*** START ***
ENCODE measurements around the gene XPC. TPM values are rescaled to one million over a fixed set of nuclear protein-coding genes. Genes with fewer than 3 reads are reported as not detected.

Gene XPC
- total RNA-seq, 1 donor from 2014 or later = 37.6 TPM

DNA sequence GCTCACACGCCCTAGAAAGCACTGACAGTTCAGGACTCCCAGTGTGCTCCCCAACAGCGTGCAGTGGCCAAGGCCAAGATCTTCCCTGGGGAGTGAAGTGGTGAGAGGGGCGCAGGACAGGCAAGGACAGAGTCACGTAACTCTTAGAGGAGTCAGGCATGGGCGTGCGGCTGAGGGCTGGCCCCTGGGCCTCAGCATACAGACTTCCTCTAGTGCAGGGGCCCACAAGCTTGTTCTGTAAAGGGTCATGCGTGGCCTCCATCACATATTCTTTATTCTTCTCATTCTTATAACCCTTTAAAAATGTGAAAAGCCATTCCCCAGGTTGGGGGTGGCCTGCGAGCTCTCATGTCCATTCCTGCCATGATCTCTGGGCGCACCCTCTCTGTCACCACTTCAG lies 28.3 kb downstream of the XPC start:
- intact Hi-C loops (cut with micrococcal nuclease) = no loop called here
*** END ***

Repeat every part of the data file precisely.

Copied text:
ENCODE measurements around the gene XPC. TPM values are rescaled to one million over a fixed set of nuclear protein-coding genes. Genes with fewer than 3 reads are reported as not detected.

Gene XPC
- total RNA-seq, 1 donor from 2014 or later = 37.6 TPM

DNA sequence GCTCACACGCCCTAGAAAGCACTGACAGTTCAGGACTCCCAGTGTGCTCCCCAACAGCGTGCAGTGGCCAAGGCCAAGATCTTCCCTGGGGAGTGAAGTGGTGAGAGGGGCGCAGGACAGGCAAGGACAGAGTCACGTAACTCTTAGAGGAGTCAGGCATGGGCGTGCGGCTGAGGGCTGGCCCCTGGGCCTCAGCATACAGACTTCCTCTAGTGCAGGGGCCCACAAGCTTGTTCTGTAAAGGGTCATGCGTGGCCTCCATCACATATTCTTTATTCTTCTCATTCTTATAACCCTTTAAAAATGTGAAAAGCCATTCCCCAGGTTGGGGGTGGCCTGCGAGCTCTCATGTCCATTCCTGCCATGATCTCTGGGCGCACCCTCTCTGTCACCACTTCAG lies 28.3 kb downstream of the XPC start:
- intact Hi-C loops (cut with micrococcal nuclease) = no loop called here